Heroin arrests increase in Newport Beach

Police say that a cheap variant of the drug is being used at high school parties.

September 28, 2011

Heroin-related arrests are up dramatically, particularly among younger users, Newport Beach police said Wednesday.

Those arrested on suspicion of selling and possessing heroin are in their late teens and 20s, a demographic that in the past was not typically associated with the drug.

Cheap black tar heroin distributed by Mexican street gangs is increasingly being used at high school parties in Newport, police said, adding that some youngsters first get a taste for opiates from prescription pills.


"In speaking with many of these young heroin users, it seems they are being first exposed to heroin by friends who use the drug or while they are at social gatherings," said Newport Beach police Det. Elijah Hayward. "Some of the people we have talked to were first introduced to the drug when they were 14 or 15 years old."

In the past three months, police have made 13 arrests for heroin sales and 19 for heroin possession. Another 18 arrests were made in the same time frame for narcotic prescription pills. Some of those arrested in the recent busts are as young as 17.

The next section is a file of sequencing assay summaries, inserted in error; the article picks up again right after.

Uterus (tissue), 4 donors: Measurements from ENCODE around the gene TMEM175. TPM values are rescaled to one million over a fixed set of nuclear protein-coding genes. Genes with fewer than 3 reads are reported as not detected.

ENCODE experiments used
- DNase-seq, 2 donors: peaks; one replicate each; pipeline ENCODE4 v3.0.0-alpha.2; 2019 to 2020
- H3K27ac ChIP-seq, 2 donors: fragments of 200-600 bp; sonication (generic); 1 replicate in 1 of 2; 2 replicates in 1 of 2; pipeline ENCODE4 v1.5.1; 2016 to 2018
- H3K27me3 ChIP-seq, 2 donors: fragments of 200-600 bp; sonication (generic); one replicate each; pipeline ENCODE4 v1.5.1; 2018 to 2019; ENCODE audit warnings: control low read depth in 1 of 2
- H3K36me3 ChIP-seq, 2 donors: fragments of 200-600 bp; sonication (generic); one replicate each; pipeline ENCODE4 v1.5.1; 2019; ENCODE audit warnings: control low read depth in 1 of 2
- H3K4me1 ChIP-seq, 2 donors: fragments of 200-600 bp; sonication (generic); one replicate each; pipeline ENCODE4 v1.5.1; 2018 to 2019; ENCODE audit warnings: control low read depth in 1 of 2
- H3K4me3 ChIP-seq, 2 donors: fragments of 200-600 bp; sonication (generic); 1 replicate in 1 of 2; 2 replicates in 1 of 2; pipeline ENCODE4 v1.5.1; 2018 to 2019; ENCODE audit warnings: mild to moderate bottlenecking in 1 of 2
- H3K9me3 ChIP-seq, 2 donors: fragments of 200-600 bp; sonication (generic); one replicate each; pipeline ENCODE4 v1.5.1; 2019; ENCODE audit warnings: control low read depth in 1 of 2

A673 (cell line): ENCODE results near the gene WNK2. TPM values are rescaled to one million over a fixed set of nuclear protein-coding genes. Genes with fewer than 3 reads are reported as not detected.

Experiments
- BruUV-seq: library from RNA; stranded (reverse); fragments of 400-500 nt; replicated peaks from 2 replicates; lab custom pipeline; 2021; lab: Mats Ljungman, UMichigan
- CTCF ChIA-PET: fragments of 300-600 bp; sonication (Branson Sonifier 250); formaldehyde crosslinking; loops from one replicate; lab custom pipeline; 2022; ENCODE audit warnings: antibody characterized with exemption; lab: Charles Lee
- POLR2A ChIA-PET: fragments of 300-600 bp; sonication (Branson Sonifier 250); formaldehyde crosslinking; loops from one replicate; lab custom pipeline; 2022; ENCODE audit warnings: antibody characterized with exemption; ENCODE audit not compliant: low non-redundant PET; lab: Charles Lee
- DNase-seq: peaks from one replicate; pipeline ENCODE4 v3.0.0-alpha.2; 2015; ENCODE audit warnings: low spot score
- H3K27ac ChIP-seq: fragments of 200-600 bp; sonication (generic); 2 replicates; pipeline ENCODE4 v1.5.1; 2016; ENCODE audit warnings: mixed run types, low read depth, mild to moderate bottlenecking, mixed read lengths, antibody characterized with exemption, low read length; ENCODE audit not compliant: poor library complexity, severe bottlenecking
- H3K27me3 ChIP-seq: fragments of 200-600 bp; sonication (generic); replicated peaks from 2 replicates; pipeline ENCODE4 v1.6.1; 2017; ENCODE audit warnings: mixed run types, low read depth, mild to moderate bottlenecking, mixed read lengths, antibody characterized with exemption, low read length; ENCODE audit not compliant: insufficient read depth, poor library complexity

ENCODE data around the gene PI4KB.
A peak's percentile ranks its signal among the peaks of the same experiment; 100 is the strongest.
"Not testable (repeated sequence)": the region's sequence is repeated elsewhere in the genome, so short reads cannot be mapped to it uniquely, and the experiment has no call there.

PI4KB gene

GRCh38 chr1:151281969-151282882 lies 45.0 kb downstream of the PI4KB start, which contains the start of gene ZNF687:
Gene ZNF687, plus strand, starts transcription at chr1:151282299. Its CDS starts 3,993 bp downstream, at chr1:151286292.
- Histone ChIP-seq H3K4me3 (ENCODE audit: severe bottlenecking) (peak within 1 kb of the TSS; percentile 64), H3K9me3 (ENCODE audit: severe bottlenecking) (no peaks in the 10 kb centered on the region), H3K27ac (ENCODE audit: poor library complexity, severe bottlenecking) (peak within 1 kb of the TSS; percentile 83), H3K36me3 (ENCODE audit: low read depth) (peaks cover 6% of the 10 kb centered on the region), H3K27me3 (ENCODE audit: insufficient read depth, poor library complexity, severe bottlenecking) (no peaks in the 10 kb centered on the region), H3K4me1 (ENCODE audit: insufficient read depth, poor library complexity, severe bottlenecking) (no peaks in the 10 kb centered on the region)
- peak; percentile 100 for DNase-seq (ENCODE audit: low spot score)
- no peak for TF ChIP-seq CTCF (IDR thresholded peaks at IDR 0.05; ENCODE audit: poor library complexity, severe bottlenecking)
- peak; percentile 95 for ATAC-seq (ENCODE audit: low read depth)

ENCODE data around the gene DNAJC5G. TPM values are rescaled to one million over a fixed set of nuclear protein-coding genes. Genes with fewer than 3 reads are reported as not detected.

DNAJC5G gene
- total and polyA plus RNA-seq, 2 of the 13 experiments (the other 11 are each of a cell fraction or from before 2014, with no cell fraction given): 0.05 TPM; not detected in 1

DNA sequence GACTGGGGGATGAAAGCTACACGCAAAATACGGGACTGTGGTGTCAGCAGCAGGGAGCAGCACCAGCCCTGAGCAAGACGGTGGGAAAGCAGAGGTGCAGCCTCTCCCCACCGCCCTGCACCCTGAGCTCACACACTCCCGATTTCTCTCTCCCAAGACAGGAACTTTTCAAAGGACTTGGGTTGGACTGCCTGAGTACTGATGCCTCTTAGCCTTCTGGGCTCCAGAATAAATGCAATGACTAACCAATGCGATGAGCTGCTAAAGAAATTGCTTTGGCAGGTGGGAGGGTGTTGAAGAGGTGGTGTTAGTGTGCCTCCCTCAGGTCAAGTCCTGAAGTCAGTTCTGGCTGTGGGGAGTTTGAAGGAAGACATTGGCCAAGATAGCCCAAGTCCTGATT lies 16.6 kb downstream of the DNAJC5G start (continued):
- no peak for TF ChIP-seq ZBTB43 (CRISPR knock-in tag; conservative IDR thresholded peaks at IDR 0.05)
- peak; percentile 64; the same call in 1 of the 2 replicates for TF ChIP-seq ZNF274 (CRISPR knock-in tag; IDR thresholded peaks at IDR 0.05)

Last year during the same time period, police made two arrests for heroin possession, two for sales and 12 for possession of narcotic pills.

In 2009, during the same time frame, heroin-related arrests were a fraction of what they were this year with four people being arrested for heroin possession, four for heroin sales and 13 for possession of narcotic pills.

Teens and young adults typically smoke or snort the drug, rather than inject it, police said.

Evidence of opiate use can come in the form of a burned pen tube, aluminum foil or straws, as well as burned spoons, hypodermic needles and torn plastic covered in a brown, tar-like residue.

Last year, authorities told the Daily Pilot that the use of black tar heroin among young adults was on the rise because of the increasing cost of prescription opiates, like OxyContin.

The Los Angeles Times recently pointed to an increase prescription overdoses for drug deaths outnumbering those from traffic fatalities.; Twitter: @lawilliams30

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